Our new study (work with the group of Jan Albert) on HIV-1 evolution and turnover during suppressive anti-retroviral therapy has just come out in eLife. In this paper, we combined our previous data on HIV-1 evolution in plasma prior to therapy Zanini et al, 2015 with HIV-1 DNA sequences from peripheral blood cells (PBMC) after many years of therapy. This combination of pre-therapy and on-therapy data from the same individuals allowed us to investigate the origin of integrated HIV-1 DNA and determine whether viral DNA in cells change during therapy:
- We find no evidence of replication/evolution during suppressive therapy
- Even after 18y of therapy HIV-1 DNA looks very similar to the HIV-1 RNA from samples right before treatment
- The HIV reservoir is turning over fast in absence of therapy. This turnover is dramatically slowed by therapy, suggesting that HIV-1 infection is a major contributor to T-cell death.
Our results are at odds with a recent study by Lorenzo-Redondo et al 2016. Using sequence data from HIV RNA at treatment initiation and HIV DNA 3 and 6 month into therapy, Lorenzo-Redondo et al estimated a very high rate of sequence evolution. The evolution of the root-to-tip distance predicted on the basis of their rate estimate is included in the graph below as shaded area - clearly incompatible with our results. In fact, the rate estimated by Lorenzo-Redondo et al is faster than the pre-therapy rate in the individuals we investigated.
Lorenzo-Redondo et al studied sequences from blood and lymph tissue, while we had only access to blood samples. This, however, is unlikely to explain this discrepancy: Lorenzo-Redondo et al estimate similar rates in PBMCs and lymp tissue. Furthermore, several studies, including Lorenzo-Redondo et al, estimate that HIV sequences from lymph and PBMCs mix on a time scale of a few month such that PBMCs should be an accurate reporter. The rapid evolution inferred by Lorenzo-Redondo might be explained in part by the following factors:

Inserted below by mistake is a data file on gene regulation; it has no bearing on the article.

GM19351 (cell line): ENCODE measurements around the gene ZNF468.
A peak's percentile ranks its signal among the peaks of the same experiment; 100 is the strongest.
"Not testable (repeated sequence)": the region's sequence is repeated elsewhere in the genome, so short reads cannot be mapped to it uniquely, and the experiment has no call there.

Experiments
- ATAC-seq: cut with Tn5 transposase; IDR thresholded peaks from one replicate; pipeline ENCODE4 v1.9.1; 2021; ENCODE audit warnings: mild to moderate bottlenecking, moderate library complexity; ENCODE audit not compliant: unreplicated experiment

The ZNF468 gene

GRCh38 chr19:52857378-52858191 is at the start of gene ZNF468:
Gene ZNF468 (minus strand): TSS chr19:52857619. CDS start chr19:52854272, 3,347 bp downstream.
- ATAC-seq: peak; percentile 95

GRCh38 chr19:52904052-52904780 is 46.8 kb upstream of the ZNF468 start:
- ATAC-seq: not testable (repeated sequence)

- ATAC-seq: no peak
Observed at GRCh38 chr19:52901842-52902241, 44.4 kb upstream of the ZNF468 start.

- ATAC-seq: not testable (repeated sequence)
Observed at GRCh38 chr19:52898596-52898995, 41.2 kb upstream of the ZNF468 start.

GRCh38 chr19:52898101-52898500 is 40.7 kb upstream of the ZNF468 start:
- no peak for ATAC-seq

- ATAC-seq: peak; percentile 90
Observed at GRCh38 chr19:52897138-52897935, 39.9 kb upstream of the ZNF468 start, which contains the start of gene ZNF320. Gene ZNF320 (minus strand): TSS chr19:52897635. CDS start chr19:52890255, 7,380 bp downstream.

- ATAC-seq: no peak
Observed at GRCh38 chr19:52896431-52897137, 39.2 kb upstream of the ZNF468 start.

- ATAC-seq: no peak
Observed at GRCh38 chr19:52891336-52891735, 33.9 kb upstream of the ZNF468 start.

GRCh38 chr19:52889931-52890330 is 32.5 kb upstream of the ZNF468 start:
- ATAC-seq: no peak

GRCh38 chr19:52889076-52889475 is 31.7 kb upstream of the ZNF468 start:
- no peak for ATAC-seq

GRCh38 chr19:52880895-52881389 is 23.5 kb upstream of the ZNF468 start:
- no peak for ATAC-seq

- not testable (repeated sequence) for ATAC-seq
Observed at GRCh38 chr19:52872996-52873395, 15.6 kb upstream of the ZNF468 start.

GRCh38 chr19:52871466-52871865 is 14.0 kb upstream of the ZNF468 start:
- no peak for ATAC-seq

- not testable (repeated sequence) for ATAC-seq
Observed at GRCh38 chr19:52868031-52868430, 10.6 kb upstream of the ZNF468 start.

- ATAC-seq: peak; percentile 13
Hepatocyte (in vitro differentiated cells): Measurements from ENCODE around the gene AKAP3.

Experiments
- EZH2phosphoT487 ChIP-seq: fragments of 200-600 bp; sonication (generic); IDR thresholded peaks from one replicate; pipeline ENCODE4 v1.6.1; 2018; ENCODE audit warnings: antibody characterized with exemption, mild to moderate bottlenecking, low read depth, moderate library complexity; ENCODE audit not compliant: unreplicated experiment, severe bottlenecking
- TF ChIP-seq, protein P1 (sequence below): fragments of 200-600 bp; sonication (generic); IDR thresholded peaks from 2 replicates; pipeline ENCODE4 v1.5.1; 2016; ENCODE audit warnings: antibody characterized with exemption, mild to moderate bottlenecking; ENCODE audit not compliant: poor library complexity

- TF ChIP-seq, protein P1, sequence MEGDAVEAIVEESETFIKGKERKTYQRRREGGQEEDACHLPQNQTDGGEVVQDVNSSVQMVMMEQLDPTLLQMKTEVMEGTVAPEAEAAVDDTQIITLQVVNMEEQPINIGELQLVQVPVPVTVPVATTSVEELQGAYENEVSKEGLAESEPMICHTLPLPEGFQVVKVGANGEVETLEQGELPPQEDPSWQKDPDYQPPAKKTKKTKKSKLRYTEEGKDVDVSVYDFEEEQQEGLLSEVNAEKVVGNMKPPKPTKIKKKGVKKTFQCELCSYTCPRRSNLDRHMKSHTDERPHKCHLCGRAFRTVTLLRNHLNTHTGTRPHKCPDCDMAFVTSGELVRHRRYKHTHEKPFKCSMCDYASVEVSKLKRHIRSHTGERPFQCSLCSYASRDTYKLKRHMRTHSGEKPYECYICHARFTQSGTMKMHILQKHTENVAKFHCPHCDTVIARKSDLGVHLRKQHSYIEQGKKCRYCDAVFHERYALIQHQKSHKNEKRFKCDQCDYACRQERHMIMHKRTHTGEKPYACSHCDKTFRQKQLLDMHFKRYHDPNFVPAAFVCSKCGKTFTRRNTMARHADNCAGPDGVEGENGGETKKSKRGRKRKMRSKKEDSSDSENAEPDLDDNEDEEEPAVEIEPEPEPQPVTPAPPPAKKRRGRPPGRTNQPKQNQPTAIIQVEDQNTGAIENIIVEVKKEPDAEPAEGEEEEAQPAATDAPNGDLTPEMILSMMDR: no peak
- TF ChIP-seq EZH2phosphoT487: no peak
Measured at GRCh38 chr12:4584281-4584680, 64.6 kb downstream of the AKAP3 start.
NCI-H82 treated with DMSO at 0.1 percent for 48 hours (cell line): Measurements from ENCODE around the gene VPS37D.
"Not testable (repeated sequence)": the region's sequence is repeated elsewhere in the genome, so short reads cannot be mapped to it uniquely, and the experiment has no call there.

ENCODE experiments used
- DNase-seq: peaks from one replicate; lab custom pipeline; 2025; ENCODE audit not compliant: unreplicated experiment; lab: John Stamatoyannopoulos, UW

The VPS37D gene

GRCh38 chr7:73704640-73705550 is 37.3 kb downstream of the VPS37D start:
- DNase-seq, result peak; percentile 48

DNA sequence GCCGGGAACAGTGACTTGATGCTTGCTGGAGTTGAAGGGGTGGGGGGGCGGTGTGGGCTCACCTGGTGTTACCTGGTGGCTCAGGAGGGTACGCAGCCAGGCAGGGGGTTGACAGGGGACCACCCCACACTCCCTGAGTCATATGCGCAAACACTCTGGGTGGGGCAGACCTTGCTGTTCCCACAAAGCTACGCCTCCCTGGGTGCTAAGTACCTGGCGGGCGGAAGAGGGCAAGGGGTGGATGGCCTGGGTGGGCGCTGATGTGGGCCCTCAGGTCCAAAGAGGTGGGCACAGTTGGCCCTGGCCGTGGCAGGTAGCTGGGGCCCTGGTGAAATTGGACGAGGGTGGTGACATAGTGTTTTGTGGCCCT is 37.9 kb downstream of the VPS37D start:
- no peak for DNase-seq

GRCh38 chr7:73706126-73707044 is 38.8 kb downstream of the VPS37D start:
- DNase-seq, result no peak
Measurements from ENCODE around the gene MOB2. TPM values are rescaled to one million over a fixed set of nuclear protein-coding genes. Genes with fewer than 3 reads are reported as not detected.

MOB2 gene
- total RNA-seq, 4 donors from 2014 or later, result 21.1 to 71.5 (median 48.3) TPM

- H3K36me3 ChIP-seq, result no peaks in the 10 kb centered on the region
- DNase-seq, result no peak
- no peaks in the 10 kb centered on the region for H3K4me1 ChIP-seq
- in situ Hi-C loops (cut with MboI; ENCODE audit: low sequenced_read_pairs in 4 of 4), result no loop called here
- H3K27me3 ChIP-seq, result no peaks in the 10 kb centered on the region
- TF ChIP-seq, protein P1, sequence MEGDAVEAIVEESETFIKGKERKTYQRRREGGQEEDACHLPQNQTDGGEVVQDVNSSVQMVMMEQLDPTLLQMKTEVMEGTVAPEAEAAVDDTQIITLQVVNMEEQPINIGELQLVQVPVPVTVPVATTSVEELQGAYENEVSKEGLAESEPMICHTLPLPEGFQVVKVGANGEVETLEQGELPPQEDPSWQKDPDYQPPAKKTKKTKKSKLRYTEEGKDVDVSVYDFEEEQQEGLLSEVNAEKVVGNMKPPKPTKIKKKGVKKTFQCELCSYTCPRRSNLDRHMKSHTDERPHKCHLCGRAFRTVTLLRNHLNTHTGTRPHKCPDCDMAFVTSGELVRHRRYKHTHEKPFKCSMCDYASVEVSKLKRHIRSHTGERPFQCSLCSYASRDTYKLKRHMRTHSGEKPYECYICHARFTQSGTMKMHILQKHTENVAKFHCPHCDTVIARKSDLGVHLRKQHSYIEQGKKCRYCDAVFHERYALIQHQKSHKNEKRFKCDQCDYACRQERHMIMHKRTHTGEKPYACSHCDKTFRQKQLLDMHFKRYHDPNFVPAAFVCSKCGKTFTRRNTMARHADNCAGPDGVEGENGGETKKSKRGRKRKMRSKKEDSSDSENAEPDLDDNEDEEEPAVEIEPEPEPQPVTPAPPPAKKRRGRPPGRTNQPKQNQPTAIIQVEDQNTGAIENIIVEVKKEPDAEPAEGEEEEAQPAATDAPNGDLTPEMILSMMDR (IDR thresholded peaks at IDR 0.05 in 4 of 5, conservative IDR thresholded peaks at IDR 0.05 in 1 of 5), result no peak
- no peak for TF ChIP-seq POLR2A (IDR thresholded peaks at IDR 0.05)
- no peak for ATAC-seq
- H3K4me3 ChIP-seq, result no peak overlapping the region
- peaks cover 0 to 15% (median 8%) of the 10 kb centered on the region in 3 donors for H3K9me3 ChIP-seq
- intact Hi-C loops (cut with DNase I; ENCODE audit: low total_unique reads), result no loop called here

The samples come from a six month interval, which is much shorter than the coalescence time scale of HIV. With sequences from such small time intervals, rooting of the phylogenetic tree to maximize the correlation between root-to-tip distance and sampling date can generate an exaggerated temporal signal.
With increasing time since start of therapy, the HIV-1 DNA positive pool of cells will become dominated by long-lived cells which sample deeper into the history of the HIV infection prior to therapy. This could generate a signal of spurious signal "backward" evolution. The graph below illustrates the latter. If HIV positive cells are a mix of short-lived (blue) and long-lived (red) cells, a sample taken at treatment start will be dominated by short-lived cells and virus that was replicating very recently. A few month into treatment, short-lived cells will be mostly HIV negative while HIV positive cells tend to be long-lived cells that sample deeper into the history of the infection. This shift can generate a spurious signal of evolution.
While we cannot rule out that HIV does replicate in compartments that are missed by our sequencing of HIV from PBMCs, ongoing replication is not the dominant mechanism by which HIV DNA is maintained in circulating cells.